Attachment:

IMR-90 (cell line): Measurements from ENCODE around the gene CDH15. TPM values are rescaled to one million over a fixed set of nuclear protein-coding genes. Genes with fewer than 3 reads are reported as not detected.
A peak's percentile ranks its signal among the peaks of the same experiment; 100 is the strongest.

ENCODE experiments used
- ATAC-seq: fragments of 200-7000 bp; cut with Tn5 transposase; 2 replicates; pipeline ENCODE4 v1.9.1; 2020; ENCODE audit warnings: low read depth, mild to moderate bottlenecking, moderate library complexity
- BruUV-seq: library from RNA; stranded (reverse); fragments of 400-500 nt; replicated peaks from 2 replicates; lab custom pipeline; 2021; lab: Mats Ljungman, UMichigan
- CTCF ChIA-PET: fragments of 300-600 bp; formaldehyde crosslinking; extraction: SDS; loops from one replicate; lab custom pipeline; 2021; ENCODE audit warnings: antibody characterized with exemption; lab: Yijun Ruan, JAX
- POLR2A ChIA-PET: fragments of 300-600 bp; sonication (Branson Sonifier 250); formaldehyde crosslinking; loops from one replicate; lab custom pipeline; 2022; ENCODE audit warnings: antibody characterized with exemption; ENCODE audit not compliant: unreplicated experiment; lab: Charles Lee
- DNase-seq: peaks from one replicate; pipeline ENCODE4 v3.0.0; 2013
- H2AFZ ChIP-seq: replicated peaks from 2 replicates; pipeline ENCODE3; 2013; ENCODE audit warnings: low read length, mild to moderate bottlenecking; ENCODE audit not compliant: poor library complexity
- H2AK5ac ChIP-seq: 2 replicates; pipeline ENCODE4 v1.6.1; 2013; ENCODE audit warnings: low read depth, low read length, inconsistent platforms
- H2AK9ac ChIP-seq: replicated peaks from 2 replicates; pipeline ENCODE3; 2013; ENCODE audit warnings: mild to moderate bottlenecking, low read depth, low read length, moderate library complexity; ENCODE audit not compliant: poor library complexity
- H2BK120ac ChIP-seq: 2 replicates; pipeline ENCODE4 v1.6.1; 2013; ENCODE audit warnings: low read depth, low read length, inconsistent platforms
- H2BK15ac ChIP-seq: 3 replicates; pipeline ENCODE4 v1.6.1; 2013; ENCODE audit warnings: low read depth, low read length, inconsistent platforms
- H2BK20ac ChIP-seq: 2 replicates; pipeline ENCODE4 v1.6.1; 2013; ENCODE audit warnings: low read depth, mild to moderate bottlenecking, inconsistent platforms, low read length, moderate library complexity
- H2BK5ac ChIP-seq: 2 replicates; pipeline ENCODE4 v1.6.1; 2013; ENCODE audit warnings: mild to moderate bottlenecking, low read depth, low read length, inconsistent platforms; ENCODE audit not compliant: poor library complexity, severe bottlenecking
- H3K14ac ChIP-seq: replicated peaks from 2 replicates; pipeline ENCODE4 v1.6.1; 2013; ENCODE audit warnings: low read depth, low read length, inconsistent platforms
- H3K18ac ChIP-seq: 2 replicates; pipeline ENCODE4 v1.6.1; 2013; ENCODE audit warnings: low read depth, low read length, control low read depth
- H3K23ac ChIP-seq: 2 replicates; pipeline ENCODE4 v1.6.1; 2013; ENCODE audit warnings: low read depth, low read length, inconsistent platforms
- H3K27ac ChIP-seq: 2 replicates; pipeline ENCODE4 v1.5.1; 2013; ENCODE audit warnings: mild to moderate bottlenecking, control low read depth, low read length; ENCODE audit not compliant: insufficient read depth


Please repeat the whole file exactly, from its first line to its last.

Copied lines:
IMR-90 (cell line): Measurements from ENCODE around the gene CDH15. TPM values are rescaled to one million over a fixed set of nuclear protein-coding genes. Genes with fewer than 3 reads are reported as not detected.
A peak's percentile ranks its signal among the peaks of the same experiment; 100 is the strongest.

ENCODE experiments used
- ATAC-seq: fragments of 200-7000 bp; cut with Tn5 transposase; 2 replicates; pipeline ENCODE4 v1.9.1; 2020; ENCODE audit warnings: low read depth, mild to moderate bottlenecking, moderate library complexity
- BruUV-seq: library from RNA; stranded (reverse); fragments of 400-500 nt; replicated peaks from 2 replicates; lab custom pipeline; 2021; lab: Mats Ljungman, UMichigan
- CTCF ChIA-PET: fragments of 300-600 bp; formaldehyde crosslinking; extraction: SDS; loops from one replicate; lab custom pipeline; 2021; ENCODE audit warnings: antibody characterized with exemption; lab: Yijun Ruan, JAX
- POLR2A ChIA-PET: fragments of 300-600 bp; sonication (Branson Sonifier 250); formaldehyde crosslinking; loops from one replicate; lab custom pipeline; 2022; ENCODE audit warnings: antibody characterized with exemption; ENCODE audit not compliant: unreplicated experiment; lab: Charles Lee
- DNase-seq: peaks from one replicate; pipeline ENCODE4 v3.0.0; 2013
- H2AFZ ChIP-seq: replicated peaks from 2 replicates; pipeline ENCODE3; 2013; ENCODE audit warnings: low read length, mild to moderate bottlenecking; ENCODE audit not compliant: poor library complexity
- H2AK5ac ChIP-seq: 2 replicates; pipeline ENCODE4 v1.6.1; 2013; ENCODE audit warnings: low read depth, low read length, inconsistent platforms
- H2AK9ac ChIP-seq: replicated peaks from 2 replicates; pipeline ENCODE3; 2013; ENCODE audit warnings: mild to moderate bottlenecking, low read depth, low read length, moderate library complexity; ENCODE audit not compliant: poor library complexity
- H2BK120ac ChIP-seq: 2 replicates; pipeline ENCODE4 v1.6.1; 2013; ENCODE audit warnings: low read depth, low read length, inconsistent platforms
- H2BK15ac ChIP-seq: 3 replicates; pipeline ENCODE4 v1.6.1; 2013; ENCODE audit warnings: low read depth, low read length, inconsistent platforms
- H2BK20ac ChIP-seq: 2 replicates; pipeline ENCODE4 v1.6.1; 2013; ENCODE audit warnings: low read depth, mild to moderate bottlenecking, inconsistent platforms, low read length, moderate library complexity
- H2BK5ac ChIP-seq: 2 replicates; pipeline ENCODE4 v1.6.1; 2013; ENCODE audit warnings: mild to moderate bottlenecking, low read depth, low read length, inconsistent platforms; ENCODE audit not compliant: poor library complexity, severe bottlenecking
- H3K14ac ChIP-seq: replicated peaks from 2 replicates; pipeline ENCODE4 v1.6.1; 2013; ENCODE audit warnings: low read depth, low read length, inconsistent platforms
- H3K18ac ChIP-seq: 2 replicates; pipeline ENCODE4 v1.6.1; 2013; ENCODE audit warnings: low read depth, low read length, control low read depth
- H3K23ac ChIP-seq: 2 replicates; pipeline ENCODE4 v1.6.1; 2013; ENCODE audit warnings: low read depth, low read length, inconsistent platforms
- H3K27ac ChIP-seq: 2 replicates; pipeline ENCODE4 v1.5.1; 2013; ENCODE audit warnings: mild to moderate bottlenecking, control low read depth, low read length; ENCODE audit not compliant: insufficient read depth